Letter from the BC Coalition on Murdered and Missing Indigenous Women and Girls regarding Bill S-3 and the lack of information and delays in the registration process for First Nations women and their descendants who are newly entitled to status because of recent amendments to the Indian Act.
On August 15, 2019, the Government of Canada brought the outstanding provisions of Bill S-3 into force, ending 143 years of discrimination against First Nations women and their descendants in the Indian Act status registration provisions. This was an historic occasion, and a welcome step taken by the Government of Canada. According to reports, up to 450,000 First Nations women and their descendants are newly entitled to status.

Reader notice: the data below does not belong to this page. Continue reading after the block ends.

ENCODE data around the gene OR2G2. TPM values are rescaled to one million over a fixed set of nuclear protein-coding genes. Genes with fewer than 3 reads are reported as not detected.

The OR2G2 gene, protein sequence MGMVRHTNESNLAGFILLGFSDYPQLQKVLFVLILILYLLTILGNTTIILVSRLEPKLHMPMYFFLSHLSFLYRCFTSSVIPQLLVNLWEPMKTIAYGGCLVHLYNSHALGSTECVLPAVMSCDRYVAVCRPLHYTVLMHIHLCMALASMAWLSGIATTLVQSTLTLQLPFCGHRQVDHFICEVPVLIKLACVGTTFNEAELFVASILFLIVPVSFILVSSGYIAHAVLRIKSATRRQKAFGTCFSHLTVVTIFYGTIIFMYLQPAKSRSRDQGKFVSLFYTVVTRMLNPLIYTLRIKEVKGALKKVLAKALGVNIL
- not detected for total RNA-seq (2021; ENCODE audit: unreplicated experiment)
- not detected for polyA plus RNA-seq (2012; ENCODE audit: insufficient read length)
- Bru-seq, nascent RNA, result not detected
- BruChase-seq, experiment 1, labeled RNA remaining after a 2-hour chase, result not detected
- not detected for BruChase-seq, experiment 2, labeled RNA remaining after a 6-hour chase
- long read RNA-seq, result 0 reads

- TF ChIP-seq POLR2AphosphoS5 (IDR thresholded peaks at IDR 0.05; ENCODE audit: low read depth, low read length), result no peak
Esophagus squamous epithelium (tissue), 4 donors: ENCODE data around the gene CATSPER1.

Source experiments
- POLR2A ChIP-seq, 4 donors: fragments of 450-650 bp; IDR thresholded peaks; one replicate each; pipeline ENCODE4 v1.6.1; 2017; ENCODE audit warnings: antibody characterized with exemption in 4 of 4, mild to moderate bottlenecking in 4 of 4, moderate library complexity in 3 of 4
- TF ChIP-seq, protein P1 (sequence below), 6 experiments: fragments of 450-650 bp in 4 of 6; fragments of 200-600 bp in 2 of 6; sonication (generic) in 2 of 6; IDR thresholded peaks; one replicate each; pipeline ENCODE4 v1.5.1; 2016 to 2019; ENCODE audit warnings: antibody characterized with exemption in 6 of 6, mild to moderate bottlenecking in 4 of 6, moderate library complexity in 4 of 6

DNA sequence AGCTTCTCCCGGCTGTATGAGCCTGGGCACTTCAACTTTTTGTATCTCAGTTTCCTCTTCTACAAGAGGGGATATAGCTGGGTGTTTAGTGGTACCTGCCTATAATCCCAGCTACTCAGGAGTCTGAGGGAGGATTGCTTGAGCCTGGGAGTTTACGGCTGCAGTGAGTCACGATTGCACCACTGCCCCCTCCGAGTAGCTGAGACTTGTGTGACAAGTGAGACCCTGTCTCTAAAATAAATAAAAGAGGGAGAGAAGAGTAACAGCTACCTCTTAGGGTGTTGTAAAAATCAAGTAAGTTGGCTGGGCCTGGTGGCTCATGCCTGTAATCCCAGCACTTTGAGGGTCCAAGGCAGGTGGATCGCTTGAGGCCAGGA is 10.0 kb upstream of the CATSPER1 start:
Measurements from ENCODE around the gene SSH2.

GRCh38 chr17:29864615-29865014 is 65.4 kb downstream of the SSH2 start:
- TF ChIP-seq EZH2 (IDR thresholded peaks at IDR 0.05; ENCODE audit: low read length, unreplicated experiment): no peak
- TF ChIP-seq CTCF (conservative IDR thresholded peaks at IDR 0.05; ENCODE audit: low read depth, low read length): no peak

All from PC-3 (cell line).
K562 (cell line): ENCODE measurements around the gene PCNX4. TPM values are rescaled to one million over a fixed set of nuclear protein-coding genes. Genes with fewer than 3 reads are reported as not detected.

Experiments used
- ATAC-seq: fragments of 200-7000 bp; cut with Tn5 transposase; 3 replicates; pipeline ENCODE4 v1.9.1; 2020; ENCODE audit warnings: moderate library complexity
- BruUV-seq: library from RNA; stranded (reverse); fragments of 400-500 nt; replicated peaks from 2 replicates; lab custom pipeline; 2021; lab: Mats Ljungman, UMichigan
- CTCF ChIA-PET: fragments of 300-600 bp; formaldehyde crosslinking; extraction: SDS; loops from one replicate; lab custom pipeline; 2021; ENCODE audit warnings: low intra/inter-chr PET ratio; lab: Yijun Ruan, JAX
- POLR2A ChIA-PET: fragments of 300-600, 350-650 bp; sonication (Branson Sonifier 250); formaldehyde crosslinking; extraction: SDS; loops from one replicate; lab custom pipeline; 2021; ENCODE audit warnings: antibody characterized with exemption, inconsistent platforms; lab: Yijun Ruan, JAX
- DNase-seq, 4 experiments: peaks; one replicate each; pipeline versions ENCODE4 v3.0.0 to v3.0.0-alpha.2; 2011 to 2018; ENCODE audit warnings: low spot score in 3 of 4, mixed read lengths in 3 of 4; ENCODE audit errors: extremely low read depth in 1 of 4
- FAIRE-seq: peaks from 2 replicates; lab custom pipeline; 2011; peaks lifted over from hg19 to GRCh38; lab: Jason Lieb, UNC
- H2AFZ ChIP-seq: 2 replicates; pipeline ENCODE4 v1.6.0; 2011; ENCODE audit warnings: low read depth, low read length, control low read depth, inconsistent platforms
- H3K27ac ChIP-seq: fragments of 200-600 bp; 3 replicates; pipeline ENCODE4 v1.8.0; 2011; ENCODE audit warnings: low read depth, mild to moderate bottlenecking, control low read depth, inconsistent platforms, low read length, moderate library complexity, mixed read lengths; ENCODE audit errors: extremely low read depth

The Coalition recognizes the removal of this sex discrimination as Canada’s first step in implementing the recommendations of the National Inquiry. However, to fully implement the National Inquiry’s recommendation, and to uphold the rights of the women, it is crucial to ensure that those who are newly eligible for status can complete the registration process in a timely and efficient way. The sex discrimination that is addressed by Bill S-3 did not stop when the outstanding provisions were enacted; it will only stop when status and benefits are granted to those who have wrongly been denied and are now entitled.